Vintage Gretsch Guitars

NGD— 1942 Synchrolicious!

26

Beautiful aul geet ,congrats Rob!

That binding is class!

28

The Synchro model "115" is more commonly associated to the wartime and post war models of the Synchro 100 that came in a factory cream finish. I'll post the Red River Dave ad I have from the mid-40s featuring that particular iteration. But I follow Rob's logic about this natural finish example arguably being considered a 115 as well.

The pre-war Synchro 100 models were pretty darn ornate and fancy... and it's my opinion that Rob and Dave's (and knavel's) specimens are slightly simplified versions of that model. These are all circa '42ish as evidenced by those bottom-heavy f-hole shapes unique to that period on Gretsch archtops.

As the US got sucked into WWII the materials got sparce, skilled Brooklyn factory craftsmen entered the military, and consumers wallets got tighter... all driving a less ornate product out of the Gretsch factory.

31

From the Oct. 1946 Metronome magazine...

33

Here's a slightly earlier pre-war Synchro 100 (circa 1940)... serial #1948.

34

The same guitar's fancy pre-war headstock...

35

This is more like a '41ish model... in the Synchro 115 cream finish (serial #2557).

38

And the later mid-40s "wartime" aka Red River Dave Synchro 115...

40

So Ed, in your opinion, mine would instead be classified as a 100 in the "upgraded" natural/gold hardware (as described for catalog #53300 in the '39-40 "7-Points" brochure) , instead of a 115? Just trying to make sure the classification is as accurate as possible.

I know that WindsorDave will want to know this as well, since ours are almost twins.

41

So this one from 1949 is really a blonde Corsair and not really a Synchro 115? And what's with the weird triangular binding around the neck joint?

– lx

I'll let Ed chime back in but I don't believe the nicely appointed 115 that Rob & I have, continued as late as '49. This guitar isn't as well appointed as ours. Condition aside - binding and scuffed top - this one doesn't have the better tort binding, has an unbound dark, ie ugly, repro pickguard and lower quality non-brass tuners with plastic buttons. The neck lacks the stinger and has that weird insert piece at the neck attachment. Mine has a circular tort piece at this location which does look nicer. And the tailpiece isn't original.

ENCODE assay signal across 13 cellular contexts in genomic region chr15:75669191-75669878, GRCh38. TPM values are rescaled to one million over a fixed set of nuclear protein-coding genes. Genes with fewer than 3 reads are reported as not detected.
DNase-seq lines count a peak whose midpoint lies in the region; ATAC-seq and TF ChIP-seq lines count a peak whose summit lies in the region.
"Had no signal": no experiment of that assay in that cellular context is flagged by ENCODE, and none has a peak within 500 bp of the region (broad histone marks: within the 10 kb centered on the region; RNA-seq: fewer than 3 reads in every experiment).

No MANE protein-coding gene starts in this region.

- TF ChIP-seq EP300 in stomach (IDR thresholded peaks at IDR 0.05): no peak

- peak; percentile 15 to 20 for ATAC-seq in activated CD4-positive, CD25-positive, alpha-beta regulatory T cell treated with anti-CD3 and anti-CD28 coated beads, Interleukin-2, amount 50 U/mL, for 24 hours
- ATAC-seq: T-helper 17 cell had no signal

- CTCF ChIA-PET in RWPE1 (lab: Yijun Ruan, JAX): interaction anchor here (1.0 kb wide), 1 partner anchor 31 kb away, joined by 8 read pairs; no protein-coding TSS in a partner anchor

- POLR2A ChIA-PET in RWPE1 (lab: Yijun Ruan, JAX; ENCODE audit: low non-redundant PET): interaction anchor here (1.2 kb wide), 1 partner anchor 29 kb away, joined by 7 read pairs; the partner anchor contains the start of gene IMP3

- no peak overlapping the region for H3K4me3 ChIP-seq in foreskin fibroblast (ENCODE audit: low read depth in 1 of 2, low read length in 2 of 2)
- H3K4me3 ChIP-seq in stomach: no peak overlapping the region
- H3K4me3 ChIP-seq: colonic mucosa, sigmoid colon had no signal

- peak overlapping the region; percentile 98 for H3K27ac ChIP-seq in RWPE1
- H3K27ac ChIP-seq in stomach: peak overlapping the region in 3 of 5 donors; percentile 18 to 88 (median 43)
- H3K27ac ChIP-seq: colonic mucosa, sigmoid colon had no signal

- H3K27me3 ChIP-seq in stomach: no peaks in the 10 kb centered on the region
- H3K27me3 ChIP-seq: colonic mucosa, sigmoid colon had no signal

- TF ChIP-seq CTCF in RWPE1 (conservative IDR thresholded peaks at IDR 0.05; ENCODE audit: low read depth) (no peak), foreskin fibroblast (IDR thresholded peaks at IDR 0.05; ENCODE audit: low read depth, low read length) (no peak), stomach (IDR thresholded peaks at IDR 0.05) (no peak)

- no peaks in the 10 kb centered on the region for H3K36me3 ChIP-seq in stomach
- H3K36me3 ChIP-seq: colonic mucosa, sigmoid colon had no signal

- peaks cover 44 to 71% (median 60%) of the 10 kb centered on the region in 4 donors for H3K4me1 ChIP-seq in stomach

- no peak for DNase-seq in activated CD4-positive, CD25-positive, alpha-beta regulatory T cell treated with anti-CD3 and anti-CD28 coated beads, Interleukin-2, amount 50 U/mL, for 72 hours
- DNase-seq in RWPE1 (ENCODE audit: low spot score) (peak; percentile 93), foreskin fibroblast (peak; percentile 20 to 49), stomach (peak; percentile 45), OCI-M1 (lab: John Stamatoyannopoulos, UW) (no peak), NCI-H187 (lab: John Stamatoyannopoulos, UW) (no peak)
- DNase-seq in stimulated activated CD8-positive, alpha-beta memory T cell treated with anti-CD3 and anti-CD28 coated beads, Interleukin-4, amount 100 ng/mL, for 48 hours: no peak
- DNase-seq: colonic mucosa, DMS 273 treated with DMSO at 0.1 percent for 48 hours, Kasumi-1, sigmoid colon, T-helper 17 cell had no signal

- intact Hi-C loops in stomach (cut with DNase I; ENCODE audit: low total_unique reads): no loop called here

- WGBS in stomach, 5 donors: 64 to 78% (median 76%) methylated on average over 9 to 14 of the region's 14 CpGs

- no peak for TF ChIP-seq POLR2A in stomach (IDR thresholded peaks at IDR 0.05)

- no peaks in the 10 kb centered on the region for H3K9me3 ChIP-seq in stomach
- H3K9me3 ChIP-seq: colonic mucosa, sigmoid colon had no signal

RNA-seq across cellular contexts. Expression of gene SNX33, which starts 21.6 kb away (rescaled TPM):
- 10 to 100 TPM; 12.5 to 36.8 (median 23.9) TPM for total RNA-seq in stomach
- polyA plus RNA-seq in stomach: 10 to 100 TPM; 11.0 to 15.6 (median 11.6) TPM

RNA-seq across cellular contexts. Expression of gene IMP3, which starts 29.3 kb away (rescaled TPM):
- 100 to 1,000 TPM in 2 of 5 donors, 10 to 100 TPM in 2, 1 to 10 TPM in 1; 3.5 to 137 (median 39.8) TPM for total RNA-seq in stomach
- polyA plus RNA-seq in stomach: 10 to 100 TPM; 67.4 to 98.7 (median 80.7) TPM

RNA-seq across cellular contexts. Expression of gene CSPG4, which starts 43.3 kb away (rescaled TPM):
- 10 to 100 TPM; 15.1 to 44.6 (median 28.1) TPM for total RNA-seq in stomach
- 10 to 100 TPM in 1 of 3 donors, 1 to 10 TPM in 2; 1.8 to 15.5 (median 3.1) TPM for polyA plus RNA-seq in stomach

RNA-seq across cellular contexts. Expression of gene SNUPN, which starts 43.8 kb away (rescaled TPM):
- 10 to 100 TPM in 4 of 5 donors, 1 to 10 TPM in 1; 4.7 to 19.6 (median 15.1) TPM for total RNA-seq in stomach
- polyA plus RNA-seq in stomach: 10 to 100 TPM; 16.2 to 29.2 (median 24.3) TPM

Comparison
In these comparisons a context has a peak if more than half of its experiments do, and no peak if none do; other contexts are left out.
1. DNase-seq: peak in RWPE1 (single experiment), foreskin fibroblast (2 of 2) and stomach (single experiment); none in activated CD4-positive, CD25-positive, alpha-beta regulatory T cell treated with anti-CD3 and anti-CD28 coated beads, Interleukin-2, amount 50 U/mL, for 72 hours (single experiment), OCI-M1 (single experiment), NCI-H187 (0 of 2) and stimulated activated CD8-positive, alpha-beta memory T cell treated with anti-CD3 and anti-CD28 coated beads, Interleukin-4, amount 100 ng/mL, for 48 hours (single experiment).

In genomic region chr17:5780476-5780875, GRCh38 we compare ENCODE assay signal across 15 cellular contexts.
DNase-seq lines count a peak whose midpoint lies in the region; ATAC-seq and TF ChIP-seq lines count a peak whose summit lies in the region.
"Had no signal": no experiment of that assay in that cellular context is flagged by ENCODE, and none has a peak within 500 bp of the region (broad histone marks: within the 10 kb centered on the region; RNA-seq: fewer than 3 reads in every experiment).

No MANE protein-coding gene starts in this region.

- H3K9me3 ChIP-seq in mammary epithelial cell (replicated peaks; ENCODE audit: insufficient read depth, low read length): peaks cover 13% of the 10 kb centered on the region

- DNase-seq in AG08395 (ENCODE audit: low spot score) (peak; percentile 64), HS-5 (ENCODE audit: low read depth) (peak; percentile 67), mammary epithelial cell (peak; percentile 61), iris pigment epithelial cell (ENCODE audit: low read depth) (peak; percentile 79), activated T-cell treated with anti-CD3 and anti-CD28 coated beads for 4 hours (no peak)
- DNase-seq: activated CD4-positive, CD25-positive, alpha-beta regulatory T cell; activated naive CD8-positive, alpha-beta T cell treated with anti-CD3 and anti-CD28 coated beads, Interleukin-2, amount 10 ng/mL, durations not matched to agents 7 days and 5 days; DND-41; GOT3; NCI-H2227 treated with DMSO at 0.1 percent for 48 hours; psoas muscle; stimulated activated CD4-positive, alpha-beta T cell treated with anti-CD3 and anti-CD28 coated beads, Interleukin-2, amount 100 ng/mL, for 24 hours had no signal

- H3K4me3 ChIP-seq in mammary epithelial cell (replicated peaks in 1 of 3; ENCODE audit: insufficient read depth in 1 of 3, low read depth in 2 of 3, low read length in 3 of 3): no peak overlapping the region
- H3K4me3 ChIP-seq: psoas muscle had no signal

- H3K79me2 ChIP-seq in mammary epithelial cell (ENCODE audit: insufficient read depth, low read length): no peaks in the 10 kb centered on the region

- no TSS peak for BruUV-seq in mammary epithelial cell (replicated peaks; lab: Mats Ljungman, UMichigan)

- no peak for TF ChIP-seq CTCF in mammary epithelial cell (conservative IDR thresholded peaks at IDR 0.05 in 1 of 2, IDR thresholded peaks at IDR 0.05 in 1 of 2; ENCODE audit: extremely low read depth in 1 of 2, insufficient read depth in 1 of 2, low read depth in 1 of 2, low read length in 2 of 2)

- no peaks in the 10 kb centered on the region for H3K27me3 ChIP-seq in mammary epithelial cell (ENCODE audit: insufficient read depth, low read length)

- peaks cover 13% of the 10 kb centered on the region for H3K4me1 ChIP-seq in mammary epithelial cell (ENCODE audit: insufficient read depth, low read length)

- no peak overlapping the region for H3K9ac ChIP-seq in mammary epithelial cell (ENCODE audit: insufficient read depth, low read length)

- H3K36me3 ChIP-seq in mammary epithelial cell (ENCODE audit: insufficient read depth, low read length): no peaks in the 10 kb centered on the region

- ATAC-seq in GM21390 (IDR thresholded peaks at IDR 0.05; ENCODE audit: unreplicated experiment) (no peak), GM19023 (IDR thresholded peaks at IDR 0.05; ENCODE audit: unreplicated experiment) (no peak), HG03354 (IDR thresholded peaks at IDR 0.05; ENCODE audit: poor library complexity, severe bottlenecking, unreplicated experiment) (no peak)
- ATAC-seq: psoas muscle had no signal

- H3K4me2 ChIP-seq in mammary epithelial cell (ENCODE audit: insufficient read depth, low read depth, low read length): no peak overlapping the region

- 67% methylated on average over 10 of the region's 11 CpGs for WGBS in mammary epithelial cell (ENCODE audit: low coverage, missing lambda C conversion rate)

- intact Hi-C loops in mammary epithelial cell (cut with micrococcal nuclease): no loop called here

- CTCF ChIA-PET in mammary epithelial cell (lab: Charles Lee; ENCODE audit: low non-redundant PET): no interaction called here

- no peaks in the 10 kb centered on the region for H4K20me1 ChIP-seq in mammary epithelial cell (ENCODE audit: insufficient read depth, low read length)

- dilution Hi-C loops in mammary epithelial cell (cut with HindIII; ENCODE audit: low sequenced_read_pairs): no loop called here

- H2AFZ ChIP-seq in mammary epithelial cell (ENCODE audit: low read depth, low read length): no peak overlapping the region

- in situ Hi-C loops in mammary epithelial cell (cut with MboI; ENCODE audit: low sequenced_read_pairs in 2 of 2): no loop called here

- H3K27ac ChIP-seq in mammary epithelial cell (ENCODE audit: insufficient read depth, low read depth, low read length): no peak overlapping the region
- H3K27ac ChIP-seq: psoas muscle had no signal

IMO, this guitar's features are a downgrade, not an upgrade.

42

So Ed, in your opinion, mine would instead be classified as a 100 in the "upgraded" natural/gold hardware (as described for catalog #53300 in the '39-40 "7-Points" brochure) , instead of a 115? Just trying to make sure the classification is as accurate as possible.

I know that WindsorDave will want to know this as well, since ours are almost twins.

– Tartan Phantom

Rob, I believe the upgraded 100 is the 115, by virtue of the description in Ed's ad and the logic that Gretsch named the models after their price tag.

Oh, and I don't think the cream version looks nearly as classy as our natural finishes....now a much deeper shade of honey amber. Move the bridge base a bit and you'll see the lighter original shade!

We need a third guitar just like ours and then we can officially start a Synchro 115 Club!

43

One other thing worth pointing out with both our guitars, Rob is that ours have the prettiest tortoiseshell binding ever made!! The other pics showing a tort binding shows a color so dark it almost looks black. Same with tort guards, both vintage and recent.

44

So Ed, in your opinion, mine would instead be classified as a 100 in the "upgraded" natural/gold hardware (as described for catalog #53300 in the '39-40 "7-Points" brochure) , instead of a 115?

I'm totally confused. I don't see anything about a 115 or a $15 upcharge for gold hardware and natural finish in that catalog, and as far as I can tell, the number "53300" is in reference to a case that fits this model. And from the text, the Model 100 came stock with gold hardware, not as an upgrade. Am I missing something?

45